Purpose, play and potential: ingredients to motivate remote employees

Doshi’s last point on co-creation speaks to the three Ps: play, purpose and potential.

Play isn’t about the destination but the journey you took to get there. It’s about curiosity, novelty and experimentation.

“If you feel like you have a job where you can try new things, see what works, try again and feel creative, you will be much more motivated to do that job.”

Doshi and McGregor’s research shows how powerful experimentation can be. The graph below demonstrates a dramatic increase in motivation levels for both remote and in-house employees when play is factored in. And Doshi says it has not only helped to create a highly engaged workforce, but also to encourage employees to come up with revenue-generating ideas.

Image: HBR.

A highly motivated team also needs a strong sense of purpose.

Purpose isn’t necessarily reflective of company goals that align with employees’ personal beliefs – although that’s important. In this case, it’s about people believing that the work they do matters. By inviting them to co-create solutions to pressing challenges, you’re giving them an opportunity to feel like part of the bigger picture. 

When employees feel fungible, they’re not going to give 100 per cent. While certain industries risk higher levels of fungibility – such as call centres or production lines where employees have a set script or process to follow – it’s still present in other roles too. Think of the employees who are constantly engaging in menial administrative work.

Doshi encourages leaders and HR managers to help employees find novelty in their roles. Do they have to stick to the script all the time? Or could they help to redefine the script from time to time? Even if their work is relatively tactical, could they be looped into side projects that require them to tap into their adaptive thinking? 

“Now more than ever, we have to get this right. Not just because of the pandemic, but if you look at the secular trend of work, tactical work is getting automated at lightning speed. All that’s left for people is the adaptive [work].” – Neel Doshi, Co-Founder Vega Factor.

The third P, potential, is a longer term motive. 

“It’s something you do because you value the eventual outcome,” says Doshi.

“Take running for instance. Play is saying, ‘I enjoy running’, independent of outcome. Purpose might be, ‘I’m running to get somewhere or I’m part of a running club and I like the sense of community I get from it’. Potential would be, ‘I’m running because I want to stay physically fit.”

That’s why something like sticking to a diet can be so hard, he says, because the motivating factor present in this situation is potential. It’s the weakest of the three main factors. This is why you don’t just want to focus on the long-term benefits that employees will contribute to, it might not be enough to maintain the motivation to continue doing a good job.

Putting motivation into action

To get you started on improving (or starting) your motivation strategy, Doshi shares the following tips.

1. Teach everyone to understand the common language and framework for motivation and performance. Use this as an opportunity to both educate your people as well as listen to their ideas on what would increase their state of play or purpose.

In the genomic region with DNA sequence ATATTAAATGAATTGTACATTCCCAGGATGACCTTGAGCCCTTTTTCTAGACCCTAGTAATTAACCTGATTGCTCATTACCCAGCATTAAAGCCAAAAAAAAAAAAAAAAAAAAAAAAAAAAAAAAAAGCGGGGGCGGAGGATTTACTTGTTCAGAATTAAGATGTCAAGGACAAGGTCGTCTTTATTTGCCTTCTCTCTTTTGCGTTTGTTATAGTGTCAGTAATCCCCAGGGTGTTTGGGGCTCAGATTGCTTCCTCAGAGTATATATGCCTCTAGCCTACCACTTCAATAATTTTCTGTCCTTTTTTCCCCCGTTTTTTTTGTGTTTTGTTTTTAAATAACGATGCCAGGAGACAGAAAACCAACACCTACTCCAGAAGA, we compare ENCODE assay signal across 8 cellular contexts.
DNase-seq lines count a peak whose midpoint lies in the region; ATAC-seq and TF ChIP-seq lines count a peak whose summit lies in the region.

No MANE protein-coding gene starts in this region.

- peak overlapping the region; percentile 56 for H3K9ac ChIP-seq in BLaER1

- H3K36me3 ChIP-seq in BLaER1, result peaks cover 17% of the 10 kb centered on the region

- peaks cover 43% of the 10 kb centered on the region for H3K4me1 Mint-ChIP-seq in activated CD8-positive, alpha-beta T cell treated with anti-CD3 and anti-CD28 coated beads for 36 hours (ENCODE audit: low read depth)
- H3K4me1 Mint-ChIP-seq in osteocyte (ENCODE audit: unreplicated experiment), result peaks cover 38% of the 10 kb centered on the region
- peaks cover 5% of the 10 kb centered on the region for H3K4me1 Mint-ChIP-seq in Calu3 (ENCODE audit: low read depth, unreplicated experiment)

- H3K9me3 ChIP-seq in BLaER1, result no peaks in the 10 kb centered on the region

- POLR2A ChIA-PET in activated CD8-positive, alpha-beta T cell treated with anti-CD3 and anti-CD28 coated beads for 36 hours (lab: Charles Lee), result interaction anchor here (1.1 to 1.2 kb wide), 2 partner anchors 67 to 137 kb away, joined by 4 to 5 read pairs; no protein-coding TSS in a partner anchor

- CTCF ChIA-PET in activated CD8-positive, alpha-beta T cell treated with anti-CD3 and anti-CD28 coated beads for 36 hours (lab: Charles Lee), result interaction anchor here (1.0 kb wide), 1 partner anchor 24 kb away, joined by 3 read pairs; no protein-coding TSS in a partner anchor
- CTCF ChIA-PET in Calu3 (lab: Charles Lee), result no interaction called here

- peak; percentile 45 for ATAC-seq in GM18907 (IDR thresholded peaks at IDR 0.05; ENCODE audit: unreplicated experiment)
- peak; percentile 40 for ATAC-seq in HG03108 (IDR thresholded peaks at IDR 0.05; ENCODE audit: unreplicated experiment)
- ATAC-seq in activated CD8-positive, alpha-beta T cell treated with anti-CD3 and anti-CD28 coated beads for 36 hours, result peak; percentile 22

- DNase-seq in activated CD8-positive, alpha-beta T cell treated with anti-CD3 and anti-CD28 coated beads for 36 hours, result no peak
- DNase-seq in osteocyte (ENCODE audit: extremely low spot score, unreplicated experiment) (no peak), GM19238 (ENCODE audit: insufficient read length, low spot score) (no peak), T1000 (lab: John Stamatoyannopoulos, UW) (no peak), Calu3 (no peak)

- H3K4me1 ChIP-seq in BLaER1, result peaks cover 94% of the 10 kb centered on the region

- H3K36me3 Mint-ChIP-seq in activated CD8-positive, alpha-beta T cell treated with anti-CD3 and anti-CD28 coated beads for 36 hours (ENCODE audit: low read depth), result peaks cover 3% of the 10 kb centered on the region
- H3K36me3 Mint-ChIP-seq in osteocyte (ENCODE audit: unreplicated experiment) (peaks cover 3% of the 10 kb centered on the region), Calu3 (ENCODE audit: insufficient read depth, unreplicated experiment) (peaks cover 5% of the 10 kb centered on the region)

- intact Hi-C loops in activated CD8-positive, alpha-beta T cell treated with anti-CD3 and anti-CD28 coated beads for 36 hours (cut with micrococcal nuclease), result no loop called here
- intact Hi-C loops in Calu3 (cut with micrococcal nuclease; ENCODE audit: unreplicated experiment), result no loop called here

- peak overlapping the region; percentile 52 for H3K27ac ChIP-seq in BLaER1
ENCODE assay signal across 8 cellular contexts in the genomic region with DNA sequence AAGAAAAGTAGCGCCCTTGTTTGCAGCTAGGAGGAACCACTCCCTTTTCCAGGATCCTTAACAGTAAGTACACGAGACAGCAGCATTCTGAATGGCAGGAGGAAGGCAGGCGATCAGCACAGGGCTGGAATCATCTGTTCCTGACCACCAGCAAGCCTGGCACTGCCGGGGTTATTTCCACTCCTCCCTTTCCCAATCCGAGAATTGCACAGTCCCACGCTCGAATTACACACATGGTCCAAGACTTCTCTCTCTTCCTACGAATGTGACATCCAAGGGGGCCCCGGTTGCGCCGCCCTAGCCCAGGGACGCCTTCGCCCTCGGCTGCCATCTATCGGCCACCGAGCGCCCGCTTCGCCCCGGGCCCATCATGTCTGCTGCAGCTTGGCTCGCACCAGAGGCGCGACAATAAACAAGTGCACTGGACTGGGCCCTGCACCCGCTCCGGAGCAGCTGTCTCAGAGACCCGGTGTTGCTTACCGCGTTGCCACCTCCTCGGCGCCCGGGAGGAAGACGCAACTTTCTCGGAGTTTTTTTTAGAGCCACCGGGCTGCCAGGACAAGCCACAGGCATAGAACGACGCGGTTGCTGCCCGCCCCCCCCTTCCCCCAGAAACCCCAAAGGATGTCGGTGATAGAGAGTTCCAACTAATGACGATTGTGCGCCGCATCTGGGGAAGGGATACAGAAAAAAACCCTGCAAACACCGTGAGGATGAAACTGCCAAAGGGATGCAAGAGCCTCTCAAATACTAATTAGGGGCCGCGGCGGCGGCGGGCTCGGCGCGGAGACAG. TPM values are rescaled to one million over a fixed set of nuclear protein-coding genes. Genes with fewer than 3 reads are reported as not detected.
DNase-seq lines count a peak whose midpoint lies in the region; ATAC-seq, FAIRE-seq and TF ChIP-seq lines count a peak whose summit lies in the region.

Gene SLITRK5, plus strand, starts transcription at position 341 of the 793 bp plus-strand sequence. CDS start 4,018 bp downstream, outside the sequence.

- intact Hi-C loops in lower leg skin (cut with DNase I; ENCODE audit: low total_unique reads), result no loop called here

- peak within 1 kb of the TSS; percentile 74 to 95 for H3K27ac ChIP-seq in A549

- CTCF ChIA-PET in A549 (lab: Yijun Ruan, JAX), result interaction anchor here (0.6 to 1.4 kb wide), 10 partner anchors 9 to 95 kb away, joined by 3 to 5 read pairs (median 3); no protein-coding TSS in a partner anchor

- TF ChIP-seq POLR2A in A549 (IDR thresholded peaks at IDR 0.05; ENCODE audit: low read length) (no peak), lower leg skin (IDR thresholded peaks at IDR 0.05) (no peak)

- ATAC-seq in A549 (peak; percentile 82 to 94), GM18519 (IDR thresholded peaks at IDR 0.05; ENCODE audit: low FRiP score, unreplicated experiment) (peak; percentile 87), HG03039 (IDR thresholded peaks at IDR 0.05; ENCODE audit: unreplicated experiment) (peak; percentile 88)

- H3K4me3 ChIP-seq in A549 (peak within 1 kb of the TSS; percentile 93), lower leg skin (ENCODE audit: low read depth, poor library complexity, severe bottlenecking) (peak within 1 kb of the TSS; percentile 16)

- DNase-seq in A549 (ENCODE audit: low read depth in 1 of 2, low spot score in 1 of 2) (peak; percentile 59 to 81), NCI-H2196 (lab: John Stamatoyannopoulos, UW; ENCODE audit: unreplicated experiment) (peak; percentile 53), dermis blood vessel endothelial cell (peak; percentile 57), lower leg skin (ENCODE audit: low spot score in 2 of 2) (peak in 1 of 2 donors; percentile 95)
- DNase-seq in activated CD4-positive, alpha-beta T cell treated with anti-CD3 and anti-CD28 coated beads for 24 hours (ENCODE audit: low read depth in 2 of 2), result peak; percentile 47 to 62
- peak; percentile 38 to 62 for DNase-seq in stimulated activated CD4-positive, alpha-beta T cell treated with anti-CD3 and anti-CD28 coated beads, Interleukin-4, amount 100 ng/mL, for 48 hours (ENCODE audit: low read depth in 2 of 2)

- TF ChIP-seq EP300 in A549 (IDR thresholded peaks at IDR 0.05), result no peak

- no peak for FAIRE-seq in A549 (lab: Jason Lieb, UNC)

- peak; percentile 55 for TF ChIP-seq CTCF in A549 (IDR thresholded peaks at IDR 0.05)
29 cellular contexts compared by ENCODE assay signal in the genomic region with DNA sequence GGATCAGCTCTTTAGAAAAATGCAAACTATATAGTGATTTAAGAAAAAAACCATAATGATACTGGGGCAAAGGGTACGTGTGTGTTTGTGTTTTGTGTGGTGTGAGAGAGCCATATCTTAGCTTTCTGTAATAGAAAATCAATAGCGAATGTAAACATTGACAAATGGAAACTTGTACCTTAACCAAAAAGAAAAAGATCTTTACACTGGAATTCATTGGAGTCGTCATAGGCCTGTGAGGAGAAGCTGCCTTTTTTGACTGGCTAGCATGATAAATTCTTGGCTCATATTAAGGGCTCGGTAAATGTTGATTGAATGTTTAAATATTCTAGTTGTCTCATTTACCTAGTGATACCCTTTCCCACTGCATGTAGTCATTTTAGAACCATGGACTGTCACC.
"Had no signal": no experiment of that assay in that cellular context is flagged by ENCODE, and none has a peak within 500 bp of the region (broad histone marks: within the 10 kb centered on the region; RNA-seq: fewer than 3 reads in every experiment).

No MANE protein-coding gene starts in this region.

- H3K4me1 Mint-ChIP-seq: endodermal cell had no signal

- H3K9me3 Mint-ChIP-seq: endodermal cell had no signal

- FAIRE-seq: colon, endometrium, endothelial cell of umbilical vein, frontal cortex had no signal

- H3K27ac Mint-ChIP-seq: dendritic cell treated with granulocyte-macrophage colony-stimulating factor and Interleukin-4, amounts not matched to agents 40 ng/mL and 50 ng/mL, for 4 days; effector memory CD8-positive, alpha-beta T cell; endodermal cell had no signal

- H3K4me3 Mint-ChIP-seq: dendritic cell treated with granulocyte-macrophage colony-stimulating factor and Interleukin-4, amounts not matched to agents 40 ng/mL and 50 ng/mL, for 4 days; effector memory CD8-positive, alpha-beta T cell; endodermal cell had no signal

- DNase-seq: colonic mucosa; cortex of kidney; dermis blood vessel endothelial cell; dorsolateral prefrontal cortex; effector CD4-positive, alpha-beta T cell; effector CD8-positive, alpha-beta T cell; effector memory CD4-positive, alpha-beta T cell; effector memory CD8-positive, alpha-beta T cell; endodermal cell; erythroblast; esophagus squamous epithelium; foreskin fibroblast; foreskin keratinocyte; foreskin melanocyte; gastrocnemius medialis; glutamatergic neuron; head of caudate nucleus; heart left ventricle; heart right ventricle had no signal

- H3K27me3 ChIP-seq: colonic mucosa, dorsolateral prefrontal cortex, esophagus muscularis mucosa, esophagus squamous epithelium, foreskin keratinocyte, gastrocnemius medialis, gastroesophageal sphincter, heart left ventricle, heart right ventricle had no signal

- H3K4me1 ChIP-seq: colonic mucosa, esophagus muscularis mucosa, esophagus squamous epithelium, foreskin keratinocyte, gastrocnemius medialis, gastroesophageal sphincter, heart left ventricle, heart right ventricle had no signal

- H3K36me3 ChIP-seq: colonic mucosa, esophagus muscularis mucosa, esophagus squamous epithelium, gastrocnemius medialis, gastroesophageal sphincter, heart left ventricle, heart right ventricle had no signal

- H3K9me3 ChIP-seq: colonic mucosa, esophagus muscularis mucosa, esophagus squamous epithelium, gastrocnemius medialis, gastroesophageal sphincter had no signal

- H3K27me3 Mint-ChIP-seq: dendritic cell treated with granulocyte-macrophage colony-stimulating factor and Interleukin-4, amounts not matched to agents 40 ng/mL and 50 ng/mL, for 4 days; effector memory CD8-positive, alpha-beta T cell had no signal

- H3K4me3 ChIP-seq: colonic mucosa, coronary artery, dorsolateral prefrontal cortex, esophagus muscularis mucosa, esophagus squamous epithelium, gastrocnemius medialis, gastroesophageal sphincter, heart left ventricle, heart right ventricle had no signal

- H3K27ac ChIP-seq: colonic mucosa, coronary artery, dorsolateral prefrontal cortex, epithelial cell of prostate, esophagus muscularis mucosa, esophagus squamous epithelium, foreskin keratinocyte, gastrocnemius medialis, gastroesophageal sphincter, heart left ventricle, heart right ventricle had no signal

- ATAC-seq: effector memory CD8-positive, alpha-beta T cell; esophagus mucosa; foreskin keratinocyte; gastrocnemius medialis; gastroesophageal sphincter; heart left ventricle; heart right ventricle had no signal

“Don’t feel the need to throw out everything you’re doing. If you did that, paralysis would prevent you from ever changing. Just start small with some experimenting. People will see those experiments and get excited to try it themselves, then you get momentum to keep going.”

2. Don’t be overly prescriptive with rules. Put up guardrails instead that allow for optionality and flexibility.

“A world with no rules is just as stressful as a world with overly constraining ones. There has to be a world in the middle, [and] that has to be built on choice… while also creating the right degree of team-to-team interoperability and collaboration.”

“If we didn’t have any guardrails, we would all be working in ways that are so arbitrarily different from each other that collaboration across the organisation would disappear.” 

3. Bring learning to the fore. Don’t tie bonuses, promotions or firing decisions to performance metrics. Instead, set learning goals that allow employees to take the reins of their own upskilling experience. This will result in far more innovative ideas as people aren’t holding back due to fear of punishment.

 

4. Move away from too much tactical work. If tactical work is currently taking up a solid chunk of your people’s time, you might consider redesigning how you ask your people to approach work. To start this process, Doshi suggests the following:

Step one: Every team should have clarity on their near-term goals.

Step two: Recognise that those goals are going to change.

“Often businesses set annual goals only to find that three weeks into the year most of [those goals] are obsolete because the world changes.”

Step three: Develop habits. They’re a great way to motivate remote employees without creating pressure.
“One of those habits needs to be around constant, continuous weekly goal clarity. The goals aren’t going to change 100 per cent each week, but they might by around 5 per cent.”

Step four: Distribute work in a way that gives people time back to engage in adaptive work. This can be done by helping them priortise the tasks that align with their goals through rank ordering, and delegate or pause work that doesn’t ladder up to those goals.

“Prioritising isn’t the same as planning – that’s tactical work; it’s too micro – and prioritising is far more important but done far less often.